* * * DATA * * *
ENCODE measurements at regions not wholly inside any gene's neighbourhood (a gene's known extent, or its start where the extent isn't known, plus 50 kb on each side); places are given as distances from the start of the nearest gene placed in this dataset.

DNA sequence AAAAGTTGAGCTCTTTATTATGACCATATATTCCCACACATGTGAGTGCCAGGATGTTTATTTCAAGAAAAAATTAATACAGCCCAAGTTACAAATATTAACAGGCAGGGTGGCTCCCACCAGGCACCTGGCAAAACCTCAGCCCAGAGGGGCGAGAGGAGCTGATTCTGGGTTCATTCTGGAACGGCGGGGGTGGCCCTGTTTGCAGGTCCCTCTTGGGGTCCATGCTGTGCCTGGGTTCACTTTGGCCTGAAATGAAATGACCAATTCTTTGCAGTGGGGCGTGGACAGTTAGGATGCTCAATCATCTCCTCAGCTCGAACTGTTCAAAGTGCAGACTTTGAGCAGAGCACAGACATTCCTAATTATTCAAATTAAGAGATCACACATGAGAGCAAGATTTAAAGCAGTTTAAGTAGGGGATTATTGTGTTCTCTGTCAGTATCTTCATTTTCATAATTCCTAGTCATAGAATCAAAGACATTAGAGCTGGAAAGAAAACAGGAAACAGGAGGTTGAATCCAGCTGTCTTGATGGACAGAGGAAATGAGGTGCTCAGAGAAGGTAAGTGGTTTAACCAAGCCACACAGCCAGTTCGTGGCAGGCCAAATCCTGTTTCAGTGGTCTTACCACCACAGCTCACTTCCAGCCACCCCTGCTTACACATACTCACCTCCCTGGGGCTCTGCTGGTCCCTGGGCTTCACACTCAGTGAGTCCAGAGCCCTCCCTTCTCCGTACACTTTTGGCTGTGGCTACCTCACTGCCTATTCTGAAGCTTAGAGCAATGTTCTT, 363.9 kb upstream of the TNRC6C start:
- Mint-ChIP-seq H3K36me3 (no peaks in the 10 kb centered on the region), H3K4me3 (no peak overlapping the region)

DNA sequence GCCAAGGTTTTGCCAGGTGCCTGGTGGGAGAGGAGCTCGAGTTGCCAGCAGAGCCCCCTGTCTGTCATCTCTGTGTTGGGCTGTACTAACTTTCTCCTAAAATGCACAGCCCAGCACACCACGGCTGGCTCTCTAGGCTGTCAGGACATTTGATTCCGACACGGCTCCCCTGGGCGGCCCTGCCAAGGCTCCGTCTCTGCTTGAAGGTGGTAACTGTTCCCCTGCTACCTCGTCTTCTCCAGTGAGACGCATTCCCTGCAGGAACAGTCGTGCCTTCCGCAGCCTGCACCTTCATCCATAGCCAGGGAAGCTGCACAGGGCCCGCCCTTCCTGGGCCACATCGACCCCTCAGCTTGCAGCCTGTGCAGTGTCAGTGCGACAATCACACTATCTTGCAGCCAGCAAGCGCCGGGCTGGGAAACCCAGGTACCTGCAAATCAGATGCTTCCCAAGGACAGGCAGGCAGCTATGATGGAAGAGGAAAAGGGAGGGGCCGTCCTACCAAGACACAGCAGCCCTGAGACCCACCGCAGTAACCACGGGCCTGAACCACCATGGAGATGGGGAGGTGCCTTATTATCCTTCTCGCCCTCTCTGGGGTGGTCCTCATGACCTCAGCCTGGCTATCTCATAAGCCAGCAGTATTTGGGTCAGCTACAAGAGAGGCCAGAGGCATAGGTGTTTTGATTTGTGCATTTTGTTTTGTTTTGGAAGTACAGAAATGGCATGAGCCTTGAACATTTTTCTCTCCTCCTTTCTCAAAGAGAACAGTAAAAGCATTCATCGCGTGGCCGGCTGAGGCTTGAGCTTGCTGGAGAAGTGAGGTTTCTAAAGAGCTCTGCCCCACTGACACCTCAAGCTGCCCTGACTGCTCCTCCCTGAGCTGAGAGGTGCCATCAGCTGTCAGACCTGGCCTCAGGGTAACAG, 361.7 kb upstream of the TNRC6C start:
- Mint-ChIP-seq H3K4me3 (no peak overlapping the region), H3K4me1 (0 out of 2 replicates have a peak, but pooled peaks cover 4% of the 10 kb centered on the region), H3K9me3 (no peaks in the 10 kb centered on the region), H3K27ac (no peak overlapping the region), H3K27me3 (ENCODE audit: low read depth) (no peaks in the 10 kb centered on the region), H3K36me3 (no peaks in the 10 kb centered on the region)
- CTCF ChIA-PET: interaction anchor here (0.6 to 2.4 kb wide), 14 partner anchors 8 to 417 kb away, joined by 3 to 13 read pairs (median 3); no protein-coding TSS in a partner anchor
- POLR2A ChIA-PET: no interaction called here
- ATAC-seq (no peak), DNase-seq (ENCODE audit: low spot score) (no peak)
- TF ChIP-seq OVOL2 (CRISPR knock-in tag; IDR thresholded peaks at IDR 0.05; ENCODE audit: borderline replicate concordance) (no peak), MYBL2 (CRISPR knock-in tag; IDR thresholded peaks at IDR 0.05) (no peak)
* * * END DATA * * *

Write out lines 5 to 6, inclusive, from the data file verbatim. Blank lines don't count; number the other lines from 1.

- Mint-ChIP-seq H3K4me3 (no peak overlapping the region), H3K4me1 (0 out of 2 replicates have a peak, but pooled peaks cover 4% of the 10 kb centered on the region), H3K9me3 (no peaks in the 10 kb centered on the region), H3K27ac (no peak overlapping the region), H3K27me3 (ENCODE audit: low read depth) (no peaks in the 10 kb centered on the region), H3K36me3 (no peaks in the 10 kb centered on the region)
- CTCF ChIA-PET: interaction anchor here (0.6 to 2.4 kb wide), 14 partner anchors 8 to 417 kb away, joined by 3 to 13 read pairs (median 3); no protein-coding TSS in a partner anchor